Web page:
One of these days soon I will get back to writing about primality tests, but for now I am having fun getting sidetracked on orthogons!
In a previous post I gave rules for when two orthogons will be considered the same:
 Two orthogons are the same if one is the mirror image of the other.
 Two orthogons are the same if one can be turned into the other just by changing the length of some of the edges.
I just realized that I forgot a rule!
 Two orthogons are the same if one is a rotation of the other.
You might not have even noticed this omission, because it would be strange not to have this rule: usually we think of two polygons as being the same if one is just a rotation of the other. And if rotating an orthogon were to result in a distinct orthogon, then there would be way too many distinct orthogons (uncountably infinitely many, in fact).
So, for example, these four orthogons are all the same:
Of course this notion of sameness should also be reflexive (any orthogon is the same as itself) and transitive (if A is the same as B and B is the same as C, then A is the same as C), so that it is an equivalence relation.
Now, in my previous post I finished the proof showing that orthogons are in 11 correspondence with sequences of X
’s and V
’s, containing exactly 4 more X
’s than V
’s, when the sequences are also considered the same up to rotation and reversal. Sequences considered the same up to rotation and reversal are sometimes called bracelets. They are very similar to the necklaces we saw in a recent proof of Fermat’s Little Theorem; the only difference is that two sequences which are the reverse of each other are considered distinct as necklaces, but the same as bracelets. Let’s call bracelets of X
’s and V
’s, with exactly four more X
’s than V
’s, orthobraces. (Not to be confused with orthodontics, which are also called braces, but are definitely not the same when rotated.)
So we have reduced the problem of listing all the orthogons with a given number of vertices to two subproblems:
 List all orthobraces of a given length.
 Turn each orthobrace into a drawing of an orthogon.
I want to start by talking about the first subproblem. To get a sense for why listing bracelets is an interesting problem, here are some questions you can ponder:

Start by considering normal sequences (so, e.g.,
XXXXXV
,VXXXXX
, andXXXVXX
are all different sequences). How many sequences are there with fourX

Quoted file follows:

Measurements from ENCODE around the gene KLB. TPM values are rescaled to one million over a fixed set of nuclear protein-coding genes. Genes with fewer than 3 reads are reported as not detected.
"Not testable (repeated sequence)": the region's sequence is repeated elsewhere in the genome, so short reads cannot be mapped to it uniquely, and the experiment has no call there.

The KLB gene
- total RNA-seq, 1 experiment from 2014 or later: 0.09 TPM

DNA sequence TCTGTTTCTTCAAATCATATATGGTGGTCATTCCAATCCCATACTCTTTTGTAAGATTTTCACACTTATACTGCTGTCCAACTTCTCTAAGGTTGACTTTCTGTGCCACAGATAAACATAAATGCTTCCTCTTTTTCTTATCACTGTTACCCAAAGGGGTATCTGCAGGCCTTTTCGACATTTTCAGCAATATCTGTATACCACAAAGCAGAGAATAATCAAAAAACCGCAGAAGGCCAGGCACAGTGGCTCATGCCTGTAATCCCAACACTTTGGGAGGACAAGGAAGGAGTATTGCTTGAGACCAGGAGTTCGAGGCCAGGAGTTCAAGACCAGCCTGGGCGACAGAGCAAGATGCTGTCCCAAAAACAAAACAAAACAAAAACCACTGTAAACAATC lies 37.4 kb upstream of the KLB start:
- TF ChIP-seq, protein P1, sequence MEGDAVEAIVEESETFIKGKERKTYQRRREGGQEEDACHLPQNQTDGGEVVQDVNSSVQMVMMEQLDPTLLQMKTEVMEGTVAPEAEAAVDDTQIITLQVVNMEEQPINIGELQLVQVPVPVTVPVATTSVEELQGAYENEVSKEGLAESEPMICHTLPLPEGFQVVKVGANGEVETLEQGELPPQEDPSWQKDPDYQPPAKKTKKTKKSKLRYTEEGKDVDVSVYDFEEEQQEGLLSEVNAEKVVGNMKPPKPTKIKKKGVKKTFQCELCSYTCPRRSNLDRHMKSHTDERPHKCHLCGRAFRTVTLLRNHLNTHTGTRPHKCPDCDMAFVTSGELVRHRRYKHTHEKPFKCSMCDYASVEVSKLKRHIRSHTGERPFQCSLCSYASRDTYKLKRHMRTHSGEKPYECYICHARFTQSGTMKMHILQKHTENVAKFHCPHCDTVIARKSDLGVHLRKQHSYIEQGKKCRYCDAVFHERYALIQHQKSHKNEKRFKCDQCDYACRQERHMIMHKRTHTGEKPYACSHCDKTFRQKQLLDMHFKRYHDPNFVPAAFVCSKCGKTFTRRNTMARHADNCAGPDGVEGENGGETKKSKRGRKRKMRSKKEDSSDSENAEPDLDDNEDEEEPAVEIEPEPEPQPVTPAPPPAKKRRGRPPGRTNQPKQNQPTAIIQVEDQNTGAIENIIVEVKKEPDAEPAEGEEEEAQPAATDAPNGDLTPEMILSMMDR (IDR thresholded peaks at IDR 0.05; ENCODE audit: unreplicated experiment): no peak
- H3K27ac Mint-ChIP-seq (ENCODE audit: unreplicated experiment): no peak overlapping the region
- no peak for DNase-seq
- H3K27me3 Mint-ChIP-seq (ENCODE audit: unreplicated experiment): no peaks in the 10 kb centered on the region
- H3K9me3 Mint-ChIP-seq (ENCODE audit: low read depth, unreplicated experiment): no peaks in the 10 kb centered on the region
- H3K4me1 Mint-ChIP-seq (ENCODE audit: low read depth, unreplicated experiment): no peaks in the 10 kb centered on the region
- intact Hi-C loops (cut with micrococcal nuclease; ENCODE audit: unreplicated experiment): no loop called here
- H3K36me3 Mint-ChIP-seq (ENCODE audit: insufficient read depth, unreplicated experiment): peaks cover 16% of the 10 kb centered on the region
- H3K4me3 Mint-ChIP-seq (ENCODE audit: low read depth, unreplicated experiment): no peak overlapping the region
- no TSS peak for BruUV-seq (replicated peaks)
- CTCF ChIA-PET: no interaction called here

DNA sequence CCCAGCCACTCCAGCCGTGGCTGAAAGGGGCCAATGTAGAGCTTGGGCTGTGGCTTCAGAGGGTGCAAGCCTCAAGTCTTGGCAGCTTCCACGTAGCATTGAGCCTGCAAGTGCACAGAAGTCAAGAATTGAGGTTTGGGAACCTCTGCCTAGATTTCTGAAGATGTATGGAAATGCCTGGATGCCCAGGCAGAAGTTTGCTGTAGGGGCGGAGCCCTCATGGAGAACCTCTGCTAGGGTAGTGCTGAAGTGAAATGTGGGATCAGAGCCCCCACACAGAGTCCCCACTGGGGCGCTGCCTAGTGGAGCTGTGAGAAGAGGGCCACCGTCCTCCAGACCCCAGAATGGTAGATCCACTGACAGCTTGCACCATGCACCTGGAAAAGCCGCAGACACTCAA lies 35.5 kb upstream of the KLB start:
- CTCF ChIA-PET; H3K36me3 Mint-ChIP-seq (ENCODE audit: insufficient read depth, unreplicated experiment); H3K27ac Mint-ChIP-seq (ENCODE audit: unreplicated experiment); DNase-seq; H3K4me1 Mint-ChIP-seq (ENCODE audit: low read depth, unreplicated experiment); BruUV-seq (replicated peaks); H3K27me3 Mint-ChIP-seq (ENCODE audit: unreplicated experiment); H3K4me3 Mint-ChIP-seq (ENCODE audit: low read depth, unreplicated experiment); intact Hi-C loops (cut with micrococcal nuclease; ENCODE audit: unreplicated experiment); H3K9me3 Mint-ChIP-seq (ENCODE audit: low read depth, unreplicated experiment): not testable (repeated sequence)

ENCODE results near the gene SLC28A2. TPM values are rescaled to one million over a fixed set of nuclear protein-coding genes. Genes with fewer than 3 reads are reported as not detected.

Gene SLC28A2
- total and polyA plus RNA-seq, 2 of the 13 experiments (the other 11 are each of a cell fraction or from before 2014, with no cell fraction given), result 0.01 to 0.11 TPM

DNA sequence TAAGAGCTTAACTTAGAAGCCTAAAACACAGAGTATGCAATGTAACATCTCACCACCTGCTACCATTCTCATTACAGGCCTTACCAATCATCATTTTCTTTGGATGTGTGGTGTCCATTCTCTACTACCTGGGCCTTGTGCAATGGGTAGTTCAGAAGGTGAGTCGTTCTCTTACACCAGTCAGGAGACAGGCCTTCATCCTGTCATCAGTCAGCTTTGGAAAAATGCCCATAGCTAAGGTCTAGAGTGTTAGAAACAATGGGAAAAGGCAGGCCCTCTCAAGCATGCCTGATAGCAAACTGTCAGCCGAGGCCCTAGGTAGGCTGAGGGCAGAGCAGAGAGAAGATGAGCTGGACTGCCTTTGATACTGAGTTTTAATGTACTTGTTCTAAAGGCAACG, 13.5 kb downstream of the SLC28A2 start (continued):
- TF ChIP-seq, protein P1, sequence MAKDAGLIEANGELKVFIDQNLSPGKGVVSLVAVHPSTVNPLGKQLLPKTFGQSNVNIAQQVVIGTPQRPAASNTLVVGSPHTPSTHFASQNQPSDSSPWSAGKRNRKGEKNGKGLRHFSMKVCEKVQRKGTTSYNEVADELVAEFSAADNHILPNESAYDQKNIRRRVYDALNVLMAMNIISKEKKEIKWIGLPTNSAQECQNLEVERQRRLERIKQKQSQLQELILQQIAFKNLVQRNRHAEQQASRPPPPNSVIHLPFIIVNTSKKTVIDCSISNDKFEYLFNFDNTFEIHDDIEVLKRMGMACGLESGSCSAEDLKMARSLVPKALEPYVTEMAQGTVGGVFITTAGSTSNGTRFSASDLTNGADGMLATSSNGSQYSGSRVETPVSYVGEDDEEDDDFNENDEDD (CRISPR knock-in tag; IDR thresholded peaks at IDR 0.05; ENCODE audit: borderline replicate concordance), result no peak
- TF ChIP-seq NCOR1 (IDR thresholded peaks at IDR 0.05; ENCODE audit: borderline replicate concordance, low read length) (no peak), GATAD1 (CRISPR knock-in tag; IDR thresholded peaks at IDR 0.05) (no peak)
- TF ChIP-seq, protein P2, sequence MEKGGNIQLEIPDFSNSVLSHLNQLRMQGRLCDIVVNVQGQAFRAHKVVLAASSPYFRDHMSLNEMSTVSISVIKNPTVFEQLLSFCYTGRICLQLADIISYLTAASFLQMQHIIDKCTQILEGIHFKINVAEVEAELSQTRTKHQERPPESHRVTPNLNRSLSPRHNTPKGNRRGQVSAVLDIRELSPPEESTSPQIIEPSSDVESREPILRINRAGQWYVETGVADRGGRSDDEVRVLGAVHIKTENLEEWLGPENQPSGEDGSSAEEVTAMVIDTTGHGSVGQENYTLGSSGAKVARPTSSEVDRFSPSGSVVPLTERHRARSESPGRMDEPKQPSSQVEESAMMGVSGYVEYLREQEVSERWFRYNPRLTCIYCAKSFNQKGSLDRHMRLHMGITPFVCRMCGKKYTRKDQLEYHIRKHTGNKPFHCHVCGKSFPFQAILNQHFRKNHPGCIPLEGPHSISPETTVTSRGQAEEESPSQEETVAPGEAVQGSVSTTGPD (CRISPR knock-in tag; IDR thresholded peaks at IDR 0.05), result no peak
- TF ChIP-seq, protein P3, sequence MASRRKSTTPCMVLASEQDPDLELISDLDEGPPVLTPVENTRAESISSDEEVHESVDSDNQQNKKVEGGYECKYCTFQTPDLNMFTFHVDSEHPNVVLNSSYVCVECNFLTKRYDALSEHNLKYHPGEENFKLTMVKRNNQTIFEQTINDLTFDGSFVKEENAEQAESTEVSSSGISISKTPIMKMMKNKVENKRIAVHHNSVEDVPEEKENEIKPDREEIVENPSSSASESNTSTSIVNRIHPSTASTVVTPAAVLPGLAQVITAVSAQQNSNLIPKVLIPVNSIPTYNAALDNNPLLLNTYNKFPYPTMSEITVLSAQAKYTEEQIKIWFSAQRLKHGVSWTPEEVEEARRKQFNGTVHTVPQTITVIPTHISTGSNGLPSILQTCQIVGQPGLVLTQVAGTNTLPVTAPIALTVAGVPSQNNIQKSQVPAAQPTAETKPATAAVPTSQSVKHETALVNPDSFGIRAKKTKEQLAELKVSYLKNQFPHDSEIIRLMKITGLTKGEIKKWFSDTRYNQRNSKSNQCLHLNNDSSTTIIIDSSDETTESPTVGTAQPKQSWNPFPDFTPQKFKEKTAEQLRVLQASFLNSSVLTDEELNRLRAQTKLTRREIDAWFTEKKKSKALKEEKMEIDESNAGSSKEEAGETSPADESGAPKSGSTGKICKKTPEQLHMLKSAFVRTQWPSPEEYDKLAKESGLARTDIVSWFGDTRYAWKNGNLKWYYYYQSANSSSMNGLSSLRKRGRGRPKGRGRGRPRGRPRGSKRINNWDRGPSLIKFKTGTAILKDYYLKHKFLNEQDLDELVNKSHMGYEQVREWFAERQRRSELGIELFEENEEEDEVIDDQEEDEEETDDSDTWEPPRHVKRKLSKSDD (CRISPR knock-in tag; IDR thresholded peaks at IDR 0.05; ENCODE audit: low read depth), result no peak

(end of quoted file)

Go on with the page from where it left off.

’s and noV
s? How many with fiveX
’s and oneV
? SixX
’s and twoV
’s? In general, how many sequences are there withX
’s andV
’s? 
Try listing small orthobraces. How many do you get for each number of
V
’s? You can try to come up with a formula if you really want, but this actually turns out to be quite difficult; I suggest just trying to systematically list orthobraces and see how many you get. For example, there is only one orthobrace when , namelyXXXX
. There is also only one,XXXXXV
, for . This is the only one since any sequence with fiveX
’s and oneV
is just a rotation of this one. (The particular sequence we pick to represent the orthobrace doesn’t matter.) 
Compare how many bracelets there are of each size with how many sequences there are. What seems to be the general trend?

An obvious algorithm for listing all bracelets of a given size is to list all the sequences (this is very easy), and throw away any sequences which are equivalent to one we’ve already generated when considered as bracelets (i.e. up to rotation and reversal). Based on your observations above, how feasible is this method?
Haven’t thought much about the latest questions yet.
Question 1 is clearly the usual starsandbars question (with solution ). As for question 3, a quick backoftheenvelope estimate – assuming that a generic string differs from all its shifts and reflections (which is true for something like strings) – gives that the amount of strings corresponding to a given orthobrace is linear in the length of the orthobrace, thus making the amount of orthobraces grow about as . This, in turn, suggests that the problem you’re alluding to in question 4 is that we we need to canonicize an exponentiallygrowing set by a linearlygrowing relation, which would take exponential time. Hence the need for a canonicalbyconstruction generating function.
One thing that does stand out to me is that the identifications you made (orthobraces are considered identical up to cyclic permutations and reversals (which corresponds to mirroring the orthogon)) correspond to quotienting the set of strings over by the action of the infinite dihedral group.
In more detail, let the set of all strings of length over , and .
Then acts on by sending to a onesymbol shift (in an arbitrary direction) and to reversal.
To extend these actions to an action on , we first view as , which clearly extends to an action by for all by the natural map . This procedure extends to , giving an action of on for all .
Taking the union of these actions, we obtain an action on .
Quotienting by this action, we obtain the braces,
with the orthobraces being just those braces arising from under the action.
This gives a way to improve the estimate of the growth rate from above, by use of Burnside’s theorem. Clearly it suffices to estimate the growth rate at prime lengths (used to keep the strings fixed by manageable$).
Noting that fixes concatenations of palindromes of lengths – of which there are and that fixes strings that are repetitions of strings of length for , we have that the amount of braces – which equals the average amount of points fixed by an action of – is – the same estimate, but with better constants.
P.S. Sorry for the more rambly nature of this comment, I didn’t take the time to properly digest my thoughts here.
Great analysis! I think you are spot on.
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